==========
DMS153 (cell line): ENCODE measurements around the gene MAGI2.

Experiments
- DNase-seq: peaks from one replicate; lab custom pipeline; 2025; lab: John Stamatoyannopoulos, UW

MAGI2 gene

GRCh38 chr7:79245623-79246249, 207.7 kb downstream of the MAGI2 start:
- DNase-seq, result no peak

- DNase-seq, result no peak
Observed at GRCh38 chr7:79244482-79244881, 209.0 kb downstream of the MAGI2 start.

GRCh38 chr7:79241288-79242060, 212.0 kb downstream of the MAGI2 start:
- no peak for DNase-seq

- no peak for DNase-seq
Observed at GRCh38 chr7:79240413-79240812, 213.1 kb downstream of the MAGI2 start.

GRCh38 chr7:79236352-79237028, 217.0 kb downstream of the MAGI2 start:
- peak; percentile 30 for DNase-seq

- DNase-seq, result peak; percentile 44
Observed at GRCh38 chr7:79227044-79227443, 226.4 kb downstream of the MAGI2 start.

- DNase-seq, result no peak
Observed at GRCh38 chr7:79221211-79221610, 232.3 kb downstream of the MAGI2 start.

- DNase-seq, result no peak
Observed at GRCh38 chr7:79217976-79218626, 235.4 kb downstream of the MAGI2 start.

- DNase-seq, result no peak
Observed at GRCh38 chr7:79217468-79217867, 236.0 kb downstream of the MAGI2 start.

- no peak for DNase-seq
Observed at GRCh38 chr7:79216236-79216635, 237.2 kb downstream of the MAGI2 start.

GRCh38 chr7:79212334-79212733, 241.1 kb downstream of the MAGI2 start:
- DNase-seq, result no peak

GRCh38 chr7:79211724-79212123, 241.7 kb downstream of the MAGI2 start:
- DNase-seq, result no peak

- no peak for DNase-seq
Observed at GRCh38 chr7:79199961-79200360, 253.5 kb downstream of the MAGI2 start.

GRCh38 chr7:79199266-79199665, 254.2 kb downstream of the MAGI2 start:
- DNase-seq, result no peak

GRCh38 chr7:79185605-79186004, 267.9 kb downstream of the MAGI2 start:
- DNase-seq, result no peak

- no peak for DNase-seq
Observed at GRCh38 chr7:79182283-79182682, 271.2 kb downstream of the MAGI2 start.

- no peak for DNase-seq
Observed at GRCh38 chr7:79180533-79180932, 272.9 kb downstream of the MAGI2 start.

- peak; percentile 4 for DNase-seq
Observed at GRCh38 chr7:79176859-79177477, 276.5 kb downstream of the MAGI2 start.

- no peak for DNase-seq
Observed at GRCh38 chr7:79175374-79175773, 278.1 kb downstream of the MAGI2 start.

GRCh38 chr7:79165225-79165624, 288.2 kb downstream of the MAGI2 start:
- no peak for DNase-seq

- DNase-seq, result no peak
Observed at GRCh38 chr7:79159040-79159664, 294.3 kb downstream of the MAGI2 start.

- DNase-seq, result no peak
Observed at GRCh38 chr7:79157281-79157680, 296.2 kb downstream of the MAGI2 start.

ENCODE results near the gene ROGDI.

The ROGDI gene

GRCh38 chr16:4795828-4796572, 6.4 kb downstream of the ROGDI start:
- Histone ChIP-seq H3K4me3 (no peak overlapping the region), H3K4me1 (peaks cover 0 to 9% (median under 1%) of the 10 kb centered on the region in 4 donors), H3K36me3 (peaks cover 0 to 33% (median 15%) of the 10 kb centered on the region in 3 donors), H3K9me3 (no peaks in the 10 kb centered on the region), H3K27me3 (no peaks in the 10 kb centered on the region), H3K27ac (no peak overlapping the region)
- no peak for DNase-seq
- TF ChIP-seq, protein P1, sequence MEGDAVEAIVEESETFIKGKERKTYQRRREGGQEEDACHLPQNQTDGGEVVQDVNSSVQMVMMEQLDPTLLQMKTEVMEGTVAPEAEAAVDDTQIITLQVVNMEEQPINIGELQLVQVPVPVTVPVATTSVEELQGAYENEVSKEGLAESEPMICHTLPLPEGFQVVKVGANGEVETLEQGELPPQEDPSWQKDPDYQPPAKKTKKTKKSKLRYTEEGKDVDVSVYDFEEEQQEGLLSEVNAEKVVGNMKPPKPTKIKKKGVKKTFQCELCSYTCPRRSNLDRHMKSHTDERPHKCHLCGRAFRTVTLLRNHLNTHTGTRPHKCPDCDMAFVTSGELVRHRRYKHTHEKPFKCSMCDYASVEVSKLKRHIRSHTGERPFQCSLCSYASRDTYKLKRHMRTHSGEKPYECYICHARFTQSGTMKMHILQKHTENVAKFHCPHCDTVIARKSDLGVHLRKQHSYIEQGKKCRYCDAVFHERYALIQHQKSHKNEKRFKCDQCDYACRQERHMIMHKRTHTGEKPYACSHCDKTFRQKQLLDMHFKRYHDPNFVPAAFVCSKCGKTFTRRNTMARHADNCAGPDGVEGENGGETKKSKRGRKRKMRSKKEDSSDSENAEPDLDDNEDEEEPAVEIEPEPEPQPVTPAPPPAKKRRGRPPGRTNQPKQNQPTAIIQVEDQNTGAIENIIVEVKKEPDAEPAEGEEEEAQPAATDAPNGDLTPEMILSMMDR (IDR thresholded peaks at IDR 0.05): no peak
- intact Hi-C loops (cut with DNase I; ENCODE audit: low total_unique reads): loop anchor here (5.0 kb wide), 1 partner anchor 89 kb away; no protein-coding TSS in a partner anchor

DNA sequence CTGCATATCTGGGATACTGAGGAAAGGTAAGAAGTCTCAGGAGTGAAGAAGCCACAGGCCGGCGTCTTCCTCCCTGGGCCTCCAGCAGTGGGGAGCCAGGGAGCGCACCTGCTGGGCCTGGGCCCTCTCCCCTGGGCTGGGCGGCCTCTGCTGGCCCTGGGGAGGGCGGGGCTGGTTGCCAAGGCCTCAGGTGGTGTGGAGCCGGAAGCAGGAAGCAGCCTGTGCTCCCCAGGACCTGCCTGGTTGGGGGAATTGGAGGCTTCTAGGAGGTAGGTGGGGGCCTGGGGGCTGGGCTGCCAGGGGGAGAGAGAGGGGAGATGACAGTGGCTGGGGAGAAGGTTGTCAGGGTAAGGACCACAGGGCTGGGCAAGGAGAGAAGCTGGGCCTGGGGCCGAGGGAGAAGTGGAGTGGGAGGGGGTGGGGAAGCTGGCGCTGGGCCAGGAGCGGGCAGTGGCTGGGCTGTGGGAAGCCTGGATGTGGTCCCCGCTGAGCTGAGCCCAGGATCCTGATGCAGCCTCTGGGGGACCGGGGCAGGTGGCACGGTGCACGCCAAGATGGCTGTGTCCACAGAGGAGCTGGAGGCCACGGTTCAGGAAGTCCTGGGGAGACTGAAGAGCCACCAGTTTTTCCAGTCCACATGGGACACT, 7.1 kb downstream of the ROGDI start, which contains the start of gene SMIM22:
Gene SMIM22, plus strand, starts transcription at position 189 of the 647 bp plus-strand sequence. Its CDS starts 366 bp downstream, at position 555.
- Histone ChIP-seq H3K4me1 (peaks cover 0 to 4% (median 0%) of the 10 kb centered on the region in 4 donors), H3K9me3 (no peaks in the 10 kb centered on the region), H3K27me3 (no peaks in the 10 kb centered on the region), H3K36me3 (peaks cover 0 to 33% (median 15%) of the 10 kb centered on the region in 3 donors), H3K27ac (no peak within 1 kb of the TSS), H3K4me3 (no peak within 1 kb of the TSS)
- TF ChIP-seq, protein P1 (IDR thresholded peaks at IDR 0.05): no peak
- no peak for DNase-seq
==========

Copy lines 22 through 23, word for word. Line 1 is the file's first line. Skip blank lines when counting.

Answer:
Observed at GRCh38 chr7:79217468-79217867, 236.0 kb downstream of the MAGI2 start.

- no peak for DNase-seq